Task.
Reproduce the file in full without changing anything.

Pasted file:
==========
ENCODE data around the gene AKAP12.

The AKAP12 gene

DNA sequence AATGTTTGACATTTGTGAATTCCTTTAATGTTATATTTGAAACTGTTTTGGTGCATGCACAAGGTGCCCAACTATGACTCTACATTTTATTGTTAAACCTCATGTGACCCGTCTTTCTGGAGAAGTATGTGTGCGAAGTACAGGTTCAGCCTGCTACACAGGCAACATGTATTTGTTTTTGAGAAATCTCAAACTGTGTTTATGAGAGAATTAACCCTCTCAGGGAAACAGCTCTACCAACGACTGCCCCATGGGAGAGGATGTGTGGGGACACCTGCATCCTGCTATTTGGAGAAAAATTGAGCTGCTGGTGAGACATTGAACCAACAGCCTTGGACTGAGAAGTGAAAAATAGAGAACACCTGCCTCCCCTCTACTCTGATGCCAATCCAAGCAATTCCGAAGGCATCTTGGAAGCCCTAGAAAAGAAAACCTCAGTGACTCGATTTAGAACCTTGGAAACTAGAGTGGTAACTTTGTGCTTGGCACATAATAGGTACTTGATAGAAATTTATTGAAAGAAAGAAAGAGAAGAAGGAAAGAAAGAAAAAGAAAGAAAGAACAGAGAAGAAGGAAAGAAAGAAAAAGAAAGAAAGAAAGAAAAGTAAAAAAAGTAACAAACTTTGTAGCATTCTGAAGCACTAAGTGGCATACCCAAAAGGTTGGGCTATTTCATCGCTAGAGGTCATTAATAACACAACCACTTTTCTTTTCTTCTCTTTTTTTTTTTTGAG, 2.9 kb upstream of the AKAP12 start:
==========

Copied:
ENCODE data around the gene AKAP12.

The AKAP12 gene

DNA sequence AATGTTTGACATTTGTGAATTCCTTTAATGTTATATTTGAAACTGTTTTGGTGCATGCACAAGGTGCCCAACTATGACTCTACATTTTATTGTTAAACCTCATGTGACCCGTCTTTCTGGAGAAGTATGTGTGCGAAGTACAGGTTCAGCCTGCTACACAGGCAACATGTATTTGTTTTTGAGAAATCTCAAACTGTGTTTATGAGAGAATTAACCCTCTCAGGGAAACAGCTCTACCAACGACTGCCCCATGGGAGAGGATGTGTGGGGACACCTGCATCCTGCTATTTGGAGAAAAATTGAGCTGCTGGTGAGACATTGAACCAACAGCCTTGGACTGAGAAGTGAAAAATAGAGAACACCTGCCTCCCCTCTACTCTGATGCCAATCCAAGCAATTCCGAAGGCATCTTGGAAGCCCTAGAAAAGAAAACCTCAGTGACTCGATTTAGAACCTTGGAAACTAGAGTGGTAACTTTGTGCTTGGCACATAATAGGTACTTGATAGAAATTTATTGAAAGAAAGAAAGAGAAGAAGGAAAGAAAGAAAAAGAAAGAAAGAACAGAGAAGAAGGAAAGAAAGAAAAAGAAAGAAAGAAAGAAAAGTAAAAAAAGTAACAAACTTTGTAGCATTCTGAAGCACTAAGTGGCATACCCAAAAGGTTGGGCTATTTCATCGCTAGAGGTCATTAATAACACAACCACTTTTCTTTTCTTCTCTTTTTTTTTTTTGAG, 2.9 kb upstream of the AKAP12 start: